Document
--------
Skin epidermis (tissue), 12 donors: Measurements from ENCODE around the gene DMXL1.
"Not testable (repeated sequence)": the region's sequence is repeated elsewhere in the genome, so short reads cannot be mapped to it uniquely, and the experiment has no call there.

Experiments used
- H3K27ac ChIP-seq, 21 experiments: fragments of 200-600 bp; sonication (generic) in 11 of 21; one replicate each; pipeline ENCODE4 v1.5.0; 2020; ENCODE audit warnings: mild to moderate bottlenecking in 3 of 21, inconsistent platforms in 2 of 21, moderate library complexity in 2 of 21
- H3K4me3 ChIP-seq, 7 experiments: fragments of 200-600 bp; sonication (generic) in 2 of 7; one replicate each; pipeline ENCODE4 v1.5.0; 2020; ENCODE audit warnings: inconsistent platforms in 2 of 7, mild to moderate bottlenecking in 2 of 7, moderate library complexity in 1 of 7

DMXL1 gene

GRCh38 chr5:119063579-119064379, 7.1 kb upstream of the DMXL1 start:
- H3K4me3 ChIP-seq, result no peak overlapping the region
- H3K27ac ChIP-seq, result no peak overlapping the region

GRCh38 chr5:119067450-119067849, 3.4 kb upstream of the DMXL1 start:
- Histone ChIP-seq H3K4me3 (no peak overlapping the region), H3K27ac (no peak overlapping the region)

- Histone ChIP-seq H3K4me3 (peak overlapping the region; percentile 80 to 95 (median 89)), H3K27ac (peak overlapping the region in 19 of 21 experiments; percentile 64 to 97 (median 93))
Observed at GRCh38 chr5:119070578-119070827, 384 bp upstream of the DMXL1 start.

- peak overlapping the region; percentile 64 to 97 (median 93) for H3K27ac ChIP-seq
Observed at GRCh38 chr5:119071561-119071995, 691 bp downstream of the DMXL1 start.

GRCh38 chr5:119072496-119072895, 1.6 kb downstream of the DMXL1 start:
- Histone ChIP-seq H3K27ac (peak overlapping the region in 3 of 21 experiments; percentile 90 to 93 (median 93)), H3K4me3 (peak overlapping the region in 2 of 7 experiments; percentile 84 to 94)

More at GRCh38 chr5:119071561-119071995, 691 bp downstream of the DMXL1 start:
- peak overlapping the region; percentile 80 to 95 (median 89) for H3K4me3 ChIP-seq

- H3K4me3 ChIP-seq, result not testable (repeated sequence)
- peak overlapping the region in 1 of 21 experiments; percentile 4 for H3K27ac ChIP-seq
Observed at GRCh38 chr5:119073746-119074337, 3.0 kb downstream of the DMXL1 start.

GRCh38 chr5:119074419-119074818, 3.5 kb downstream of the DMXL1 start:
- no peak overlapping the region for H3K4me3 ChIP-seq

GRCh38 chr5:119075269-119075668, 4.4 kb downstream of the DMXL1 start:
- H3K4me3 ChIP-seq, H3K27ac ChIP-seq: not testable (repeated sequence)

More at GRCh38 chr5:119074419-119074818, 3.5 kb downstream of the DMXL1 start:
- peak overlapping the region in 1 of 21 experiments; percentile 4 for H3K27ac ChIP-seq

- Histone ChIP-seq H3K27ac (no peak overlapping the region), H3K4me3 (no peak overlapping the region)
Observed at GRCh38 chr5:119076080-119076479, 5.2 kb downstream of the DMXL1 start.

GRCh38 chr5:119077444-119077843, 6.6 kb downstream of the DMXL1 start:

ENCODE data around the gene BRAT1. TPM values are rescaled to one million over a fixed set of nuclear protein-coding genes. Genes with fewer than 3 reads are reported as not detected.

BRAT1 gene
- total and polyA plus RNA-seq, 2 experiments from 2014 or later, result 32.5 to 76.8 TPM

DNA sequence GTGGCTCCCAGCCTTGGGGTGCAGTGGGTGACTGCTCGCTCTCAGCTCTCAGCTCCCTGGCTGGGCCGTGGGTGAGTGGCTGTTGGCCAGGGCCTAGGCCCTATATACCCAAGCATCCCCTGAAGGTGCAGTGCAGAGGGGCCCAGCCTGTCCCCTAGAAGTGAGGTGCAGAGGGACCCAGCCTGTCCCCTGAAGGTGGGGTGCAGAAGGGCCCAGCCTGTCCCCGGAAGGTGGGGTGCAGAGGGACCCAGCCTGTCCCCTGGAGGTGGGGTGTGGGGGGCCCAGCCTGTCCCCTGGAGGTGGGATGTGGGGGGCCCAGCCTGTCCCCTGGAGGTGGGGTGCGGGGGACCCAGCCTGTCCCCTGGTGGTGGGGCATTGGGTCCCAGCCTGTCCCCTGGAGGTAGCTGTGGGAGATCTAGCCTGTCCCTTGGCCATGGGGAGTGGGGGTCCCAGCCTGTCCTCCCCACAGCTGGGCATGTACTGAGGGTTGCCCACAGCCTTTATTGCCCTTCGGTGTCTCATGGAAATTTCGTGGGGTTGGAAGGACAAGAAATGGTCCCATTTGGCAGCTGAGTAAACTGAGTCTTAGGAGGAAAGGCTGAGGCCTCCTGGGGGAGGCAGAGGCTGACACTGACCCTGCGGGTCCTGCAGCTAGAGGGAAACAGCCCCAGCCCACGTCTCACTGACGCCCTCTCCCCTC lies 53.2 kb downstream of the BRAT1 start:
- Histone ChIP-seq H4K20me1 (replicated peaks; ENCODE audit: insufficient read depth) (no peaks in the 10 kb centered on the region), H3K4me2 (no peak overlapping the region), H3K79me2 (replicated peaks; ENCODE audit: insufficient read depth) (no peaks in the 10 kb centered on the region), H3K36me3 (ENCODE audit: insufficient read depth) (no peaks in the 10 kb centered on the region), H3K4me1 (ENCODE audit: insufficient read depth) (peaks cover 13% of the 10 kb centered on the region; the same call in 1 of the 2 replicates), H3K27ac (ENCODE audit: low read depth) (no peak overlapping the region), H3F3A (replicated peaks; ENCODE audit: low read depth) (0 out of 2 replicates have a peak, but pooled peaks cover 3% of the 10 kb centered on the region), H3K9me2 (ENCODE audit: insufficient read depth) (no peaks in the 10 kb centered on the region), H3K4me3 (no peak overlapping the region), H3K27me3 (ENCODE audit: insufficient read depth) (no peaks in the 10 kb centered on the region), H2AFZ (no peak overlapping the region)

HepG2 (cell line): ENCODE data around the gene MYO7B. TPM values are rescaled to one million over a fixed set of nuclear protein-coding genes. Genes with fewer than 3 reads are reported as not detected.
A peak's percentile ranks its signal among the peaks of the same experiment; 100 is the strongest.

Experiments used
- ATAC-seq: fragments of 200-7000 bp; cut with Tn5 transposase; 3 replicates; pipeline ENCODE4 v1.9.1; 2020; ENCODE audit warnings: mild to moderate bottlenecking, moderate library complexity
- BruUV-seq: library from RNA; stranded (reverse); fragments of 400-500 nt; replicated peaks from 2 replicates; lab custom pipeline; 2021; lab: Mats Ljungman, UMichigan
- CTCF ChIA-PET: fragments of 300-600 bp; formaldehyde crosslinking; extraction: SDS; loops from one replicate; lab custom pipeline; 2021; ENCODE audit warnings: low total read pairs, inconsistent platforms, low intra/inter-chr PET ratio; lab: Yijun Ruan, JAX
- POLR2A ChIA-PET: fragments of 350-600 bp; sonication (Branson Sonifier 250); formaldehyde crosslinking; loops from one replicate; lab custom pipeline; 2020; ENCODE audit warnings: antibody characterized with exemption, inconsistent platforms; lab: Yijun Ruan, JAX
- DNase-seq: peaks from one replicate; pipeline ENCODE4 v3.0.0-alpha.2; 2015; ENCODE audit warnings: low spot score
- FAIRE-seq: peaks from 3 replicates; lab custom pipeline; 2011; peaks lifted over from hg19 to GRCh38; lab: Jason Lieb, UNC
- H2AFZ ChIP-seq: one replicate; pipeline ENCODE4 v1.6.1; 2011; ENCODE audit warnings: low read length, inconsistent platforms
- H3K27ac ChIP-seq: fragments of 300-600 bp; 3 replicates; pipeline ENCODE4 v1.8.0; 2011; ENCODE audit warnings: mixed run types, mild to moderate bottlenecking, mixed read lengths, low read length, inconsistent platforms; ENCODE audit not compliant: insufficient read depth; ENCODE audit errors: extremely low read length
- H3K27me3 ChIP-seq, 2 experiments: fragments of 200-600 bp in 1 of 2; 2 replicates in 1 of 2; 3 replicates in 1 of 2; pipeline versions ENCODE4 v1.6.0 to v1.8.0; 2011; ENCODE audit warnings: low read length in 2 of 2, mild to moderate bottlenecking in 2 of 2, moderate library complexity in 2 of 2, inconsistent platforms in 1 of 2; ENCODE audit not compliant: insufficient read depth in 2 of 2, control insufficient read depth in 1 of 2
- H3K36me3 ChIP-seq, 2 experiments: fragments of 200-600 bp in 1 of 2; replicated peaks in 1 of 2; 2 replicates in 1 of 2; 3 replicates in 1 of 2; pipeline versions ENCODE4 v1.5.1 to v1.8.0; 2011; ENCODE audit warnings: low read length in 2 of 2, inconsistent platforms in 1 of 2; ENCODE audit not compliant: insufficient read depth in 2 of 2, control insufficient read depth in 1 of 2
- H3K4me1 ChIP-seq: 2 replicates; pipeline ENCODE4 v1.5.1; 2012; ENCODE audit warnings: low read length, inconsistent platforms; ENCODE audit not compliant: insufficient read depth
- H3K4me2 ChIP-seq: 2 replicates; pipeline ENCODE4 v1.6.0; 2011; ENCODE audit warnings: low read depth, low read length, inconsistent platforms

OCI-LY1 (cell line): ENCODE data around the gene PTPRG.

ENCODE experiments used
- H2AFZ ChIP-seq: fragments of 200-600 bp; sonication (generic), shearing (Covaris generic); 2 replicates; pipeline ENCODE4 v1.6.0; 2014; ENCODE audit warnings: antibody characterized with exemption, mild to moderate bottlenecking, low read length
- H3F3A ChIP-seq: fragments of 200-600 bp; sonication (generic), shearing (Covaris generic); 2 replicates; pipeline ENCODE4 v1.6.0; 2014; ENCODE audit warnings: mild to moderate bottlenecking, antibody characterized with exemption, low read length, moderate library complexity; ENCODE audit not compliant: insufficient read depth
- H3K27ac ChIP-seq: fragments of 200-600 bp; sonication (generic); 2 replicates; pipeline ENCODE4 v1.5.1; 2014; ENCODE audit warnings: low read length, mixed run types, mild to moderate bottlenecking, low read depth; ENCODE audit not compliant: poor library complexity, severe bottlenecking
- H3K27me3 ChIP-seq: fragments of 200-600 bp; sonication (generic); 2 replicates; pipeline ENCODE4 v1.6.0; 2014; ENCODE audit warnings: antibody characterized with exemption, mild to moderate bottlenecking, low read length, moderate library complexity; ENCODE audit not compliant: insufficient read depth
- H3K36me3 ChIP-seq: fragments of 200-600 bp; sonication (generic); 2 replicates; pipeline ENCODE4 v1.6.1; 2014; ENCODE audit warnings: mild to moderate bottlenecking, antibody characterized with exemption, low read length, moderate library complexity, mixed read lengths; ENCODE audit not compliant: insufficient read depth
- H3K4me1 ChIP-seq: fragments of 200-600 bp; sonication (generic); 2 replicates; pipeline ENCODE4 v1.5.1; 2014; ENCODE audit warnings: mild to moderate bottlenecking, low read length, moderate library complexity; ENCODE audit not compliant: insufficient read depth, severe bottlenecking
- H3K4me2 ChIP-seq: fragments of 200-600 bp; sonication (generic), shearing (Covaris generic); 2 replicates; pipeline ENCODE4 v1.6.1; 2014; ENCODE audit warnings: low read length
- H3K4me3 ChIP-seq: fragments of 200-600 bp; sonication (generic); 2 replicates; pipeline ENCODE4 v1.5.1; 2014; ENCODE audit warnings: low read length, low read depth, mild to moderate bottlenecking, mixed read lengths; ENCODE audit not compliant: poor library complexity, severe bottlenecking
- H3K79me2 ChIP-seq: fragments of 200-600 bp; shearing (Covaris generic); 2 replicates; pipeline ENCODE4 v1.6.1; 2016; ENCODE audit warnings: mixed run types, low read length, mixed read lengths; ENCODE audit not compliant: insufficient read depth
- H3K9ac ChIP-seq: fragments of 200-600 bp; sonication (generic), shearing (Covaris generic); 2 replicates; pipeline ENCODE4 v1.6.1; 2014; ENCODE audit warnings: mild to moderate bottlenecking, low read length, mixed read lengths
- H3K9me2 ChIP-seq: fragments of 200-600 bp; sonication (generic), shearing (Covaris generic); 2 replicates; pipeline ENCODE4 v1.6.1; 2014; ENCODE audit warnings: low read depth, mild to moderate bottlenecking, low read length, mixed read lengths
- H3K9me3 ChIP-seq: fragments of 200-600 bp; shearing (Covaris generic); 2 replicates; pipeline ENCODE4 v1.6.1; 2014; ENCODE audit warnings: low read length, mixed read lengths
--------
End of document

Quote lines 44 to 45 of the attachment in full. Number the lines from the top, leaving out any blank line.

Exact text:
- DNase-seq: peaks from one replicate; pipeline ENCODE4 v3.0.0-alpha.2; 2015; ENCODE audit warnings: low spot score
- FAIRE-seq: peaks from 3 replicates; lab custom pipeline; 2011; peaks lifted over from hg19 to GRCh38; lab: Jason Lieb, UNC